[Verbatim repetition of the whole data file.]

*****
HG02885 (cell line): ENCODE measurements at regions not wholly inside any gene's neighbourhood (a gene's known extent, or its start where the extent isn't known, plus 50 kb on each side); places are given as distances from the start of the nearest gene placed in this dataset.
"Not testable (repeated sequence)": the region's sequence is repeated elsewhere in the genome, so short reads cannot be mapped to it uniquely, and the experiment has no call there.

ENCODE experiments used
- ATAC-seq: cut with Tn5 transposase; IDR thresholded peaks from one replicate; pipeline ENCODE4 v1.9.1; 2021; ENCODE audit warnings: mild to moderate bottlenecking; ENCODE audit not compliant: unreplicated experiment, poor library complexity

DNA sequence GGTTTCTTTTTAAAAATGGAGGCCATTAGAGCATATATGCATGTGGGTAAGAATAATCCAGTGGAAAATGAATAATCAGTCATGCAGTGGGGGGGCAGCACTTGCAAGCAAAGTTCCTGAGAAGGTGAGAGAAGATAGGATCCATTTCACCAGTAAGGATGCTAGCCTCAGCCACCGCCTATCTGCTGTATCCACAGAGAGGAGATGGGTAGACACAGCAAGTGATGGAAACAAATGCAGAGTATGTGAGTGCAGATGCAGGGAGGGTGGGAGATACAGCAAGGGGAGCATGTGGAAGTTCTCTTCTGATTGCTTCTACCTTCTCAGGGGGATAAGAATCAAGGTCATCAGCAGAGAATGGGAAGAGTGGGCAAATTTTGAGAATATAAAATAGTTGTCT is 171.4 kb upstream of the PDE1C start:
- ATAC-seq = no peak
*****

HG02885 (cell line): ENCODE measurements at regions not wholly inside any gene's neighbourhood (a gene's known extent, or its start where the extent isn't known, plus 50 kb on each side); places are given as distances from the start of the nearest gene placed in this dataset.
"Not testable (repeated sequence)": the region's sequence is repeated elsewhere in the genome, so short reads cannot be mapped to it uniquely, and the experiment has no call there.

ENCODE experiments used
- ATAC-seq: cut with Tn5 transposase; IDR thresholded peaks from one replicate; pipeline ENCODE4 v1.9.1; 2021; ENCODE audit warnings: mild to moderate bottlenecking; ENCODE audit not compliant: unreplicated experiment, poor library complexity

DNA sequence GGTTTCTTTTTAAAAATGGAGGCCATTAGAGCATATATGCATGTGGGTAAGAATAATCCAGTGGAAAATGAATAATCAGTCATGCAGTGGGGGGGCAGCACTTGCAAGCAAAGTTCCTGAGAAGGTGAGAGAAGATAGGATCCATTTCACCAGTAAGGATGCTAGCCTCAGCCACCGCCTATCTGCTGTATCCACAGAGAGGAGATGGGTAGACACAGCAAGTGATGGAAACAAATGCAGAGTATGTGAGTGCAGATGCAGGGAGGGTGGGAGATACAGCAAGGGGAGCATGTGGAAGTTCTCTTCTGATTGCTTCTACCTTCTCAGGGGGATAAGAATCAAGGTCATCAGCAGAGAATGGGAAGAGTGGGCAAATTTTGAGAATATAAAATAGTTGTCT is 171.4 kb upstream of the PDE1C start:
- ATAC-seq = no peak